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Month: January 2020

The Big Green Move

Moving house is one of the most stressful things a person can experience. I am sure I read it on an internet listicle, so it must be true.

In the past three months, I (Tamara) have:

  • moved all my worldly belongings and crap into storage.
  • moved all my worldly belongings and crap out of storage 8 weeks later into my new Pompey home.
  • moved my mother-dearest from her home of twenty years in Devon to my new Pompey home
  • travelled by train to The Netherlands (#NoFly2020) to help my mother-in-law move house within her local area.

That is a lot of packing of boxes, hiring of vans and moving of people and their stuff.

My move was the only one I had any real control over and I was determined to make it as environmentally light as possible.

We did our own packing and moving. This was primarily because it was cheaper than hiring professional movers but also because I wanted to keep the materials used and waste generated within my control.

This meant using as little plastic as possible, not buying new and reusing and recycling after the move.

It wasn’t a perfect move by any means, but I did my best within my limited budget. *pats self reassuringly on back*

Here are Tamara’s (somewhat obvious) Top 3 Tips on How to Green Your House Move:

Image by Free-Photos from Pixabay

Tip 1: Eco Packing Tape

If you stop reading after this tip, that is fine by me. Because you will now know that paper packaging tape exists and that you can buy it locally from mobile plastic-free shop Refill and Replenish for £2! I bought a ton from online eco-shop Anything But Plastic as Refill and Replenish hadn’t yet started stocking the paper tape – and though I bought loads… I still managed to run out. You are going to use a crazy amount of tape. So much tape. Might as well make it plastic-free. There’s no excuse now you know.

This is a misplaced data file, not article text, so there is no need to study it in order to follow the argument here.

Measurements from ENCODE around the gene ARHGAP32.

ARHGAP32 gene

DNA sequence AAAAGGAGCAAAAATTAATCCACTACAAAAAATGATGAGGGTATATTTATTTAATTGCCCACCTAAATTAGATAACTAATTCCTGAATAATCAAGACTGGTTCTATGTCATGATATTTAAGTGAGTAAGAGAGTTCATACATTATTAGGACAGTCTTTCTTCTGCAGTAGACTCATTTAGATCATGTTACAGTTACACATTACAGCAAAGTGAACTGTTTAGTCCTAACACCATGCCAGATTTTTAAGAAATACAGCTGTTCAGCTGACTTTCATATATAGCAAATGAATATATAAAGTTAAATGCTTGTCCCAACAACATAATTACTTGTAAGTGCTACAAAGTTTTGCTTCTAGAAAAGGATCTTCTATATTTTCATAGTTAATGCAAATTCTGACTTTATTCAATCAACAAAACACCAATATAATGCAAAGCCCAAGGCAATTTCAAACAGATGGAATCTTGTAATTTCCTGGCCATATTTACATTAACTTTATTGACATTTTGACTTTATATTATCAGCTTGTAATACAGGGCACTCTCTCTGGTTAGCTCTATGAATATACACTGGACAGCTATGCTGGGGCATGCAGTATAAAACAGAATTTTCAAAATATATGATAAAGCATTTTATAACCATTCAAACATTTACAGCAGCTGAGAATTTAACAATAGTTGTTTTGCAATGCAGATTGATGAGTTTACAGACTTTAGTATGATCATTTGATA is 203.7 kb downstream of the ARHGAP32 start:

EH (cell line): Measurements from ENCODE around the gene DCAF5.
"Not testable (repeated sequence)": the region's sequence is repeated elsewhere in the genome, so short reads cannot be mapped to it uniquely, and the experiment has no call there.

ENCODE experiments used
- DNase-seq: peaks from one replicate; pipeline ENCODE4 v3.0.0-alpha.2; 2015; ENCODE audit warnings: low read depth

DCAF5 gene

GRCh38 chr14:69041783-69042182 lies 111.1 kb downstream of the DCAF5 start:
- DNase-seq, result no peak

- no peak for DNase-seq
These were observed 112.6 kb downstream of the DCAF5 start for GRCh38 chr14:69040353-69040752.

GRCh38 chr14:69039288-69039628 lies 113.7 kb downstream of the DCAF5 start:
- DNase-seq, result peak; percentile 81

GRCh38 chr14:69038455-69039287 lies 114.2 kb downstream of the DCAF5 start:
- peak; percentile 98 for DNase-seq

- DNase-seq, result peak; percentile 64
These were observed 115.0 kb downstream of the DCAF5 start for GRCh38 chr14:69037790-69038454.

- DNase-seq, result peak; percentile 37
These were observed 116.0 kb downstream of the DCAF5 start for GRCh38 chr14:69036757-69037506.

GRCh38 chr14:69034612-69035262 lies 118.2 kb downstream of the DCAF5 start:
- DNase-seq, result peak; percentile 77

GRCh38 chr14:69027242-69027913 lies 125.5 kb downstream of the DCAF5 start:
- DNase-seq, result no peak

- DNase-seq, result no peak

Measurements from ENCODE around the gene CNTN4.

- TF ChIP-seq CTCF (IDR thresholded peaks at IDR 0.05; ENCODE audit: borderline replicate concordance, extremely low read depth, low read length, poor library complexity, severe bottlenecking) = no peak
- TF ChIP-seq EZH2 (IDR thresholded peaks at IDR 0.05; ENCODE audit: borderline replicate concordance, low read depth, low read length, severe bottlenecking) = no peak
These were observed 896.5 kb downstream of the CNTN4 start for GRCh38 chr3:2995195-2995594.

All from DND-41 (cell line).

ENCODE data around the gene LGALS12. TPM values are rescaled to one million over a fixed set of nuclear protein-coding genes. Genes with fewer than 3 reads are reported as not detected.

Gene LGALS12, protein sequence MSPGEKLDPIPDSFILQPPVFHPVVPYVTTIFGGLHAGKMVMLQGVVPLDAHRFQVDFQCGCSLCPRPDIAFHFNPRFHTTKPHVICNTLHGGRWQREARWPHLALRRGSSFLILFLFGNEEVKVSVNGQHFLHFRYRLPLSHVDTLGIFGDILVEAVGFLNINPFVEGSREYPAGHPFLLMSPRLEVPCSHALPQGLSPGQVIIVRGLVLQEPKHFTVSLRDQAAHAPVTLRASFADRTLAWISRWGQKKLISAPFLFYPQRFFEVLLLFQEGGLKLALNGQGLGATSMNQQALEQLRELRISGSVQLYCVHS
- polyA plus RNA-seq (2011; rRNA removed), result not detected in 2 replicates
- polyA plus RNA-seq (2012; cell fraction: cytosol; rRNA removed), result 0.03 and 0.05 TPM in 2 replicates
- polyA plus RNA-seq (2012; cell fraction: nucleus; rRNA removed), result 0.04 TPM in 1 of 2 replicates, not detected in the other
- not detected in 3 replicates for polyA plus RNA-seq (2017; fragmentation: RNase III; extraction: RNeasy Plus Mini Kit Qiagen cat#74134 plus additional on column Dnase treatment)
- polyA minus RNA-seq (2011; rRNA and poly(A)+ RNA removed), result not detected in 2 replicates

Image by Dirk (Beeki®) Schumacher from Pixabay

Tip 2: Collect (LOTS OF) SECONDHAND Boxes and Newspapers

I managed to not buy any bubble wrap. Not one roll! Of this, I am very proud and owe to friends and neighbours who collected newspapers and bubble wrap for me to use.

I started collecting boxes long before I moved house. My partner, The Dutchman, has moved his work office a number of times in the past few years and after each move, I have collected the cream of the crop of the discarded archive boxes. He thought I was crazy. I knew my day would come.

I kept a beady eye on online reuse sites such as Freegle for offers of moving boxes and also posted a few requests. I sourced most of my boxes through Freegle and some Freeglers also kindly messaged me with tips on where to get boxes, particularly Lidl and PC World.

And now I have moved, when I am unpacked, I will offer out the useable boxes to others to be reused via Freegle.

The used newspaper will be recycled at kerbside as I unpack…which I am doing…slowly.

Image by Gerd Altmann from Pixabay

Tip 3: Tap Into Your Community

Collecting such a plethora of boxes, newspaper and packaging material would not have been so easy without the support of others.

One friend donated a load of bubble wrap she had been saving. Another collected newspapers from the neighbours in her apartment block. One volunteered her husband to help on moving day. Another friend let me stay in her flat while she was travelling and we needed a place to stay for a month whilst our house purchase went through. One loaned her garage for my excess stuff to be housed while I staged the house ready for sale. My cousin who was visiting from Trinidad on training for work helped us lug furniture from storage to the new house.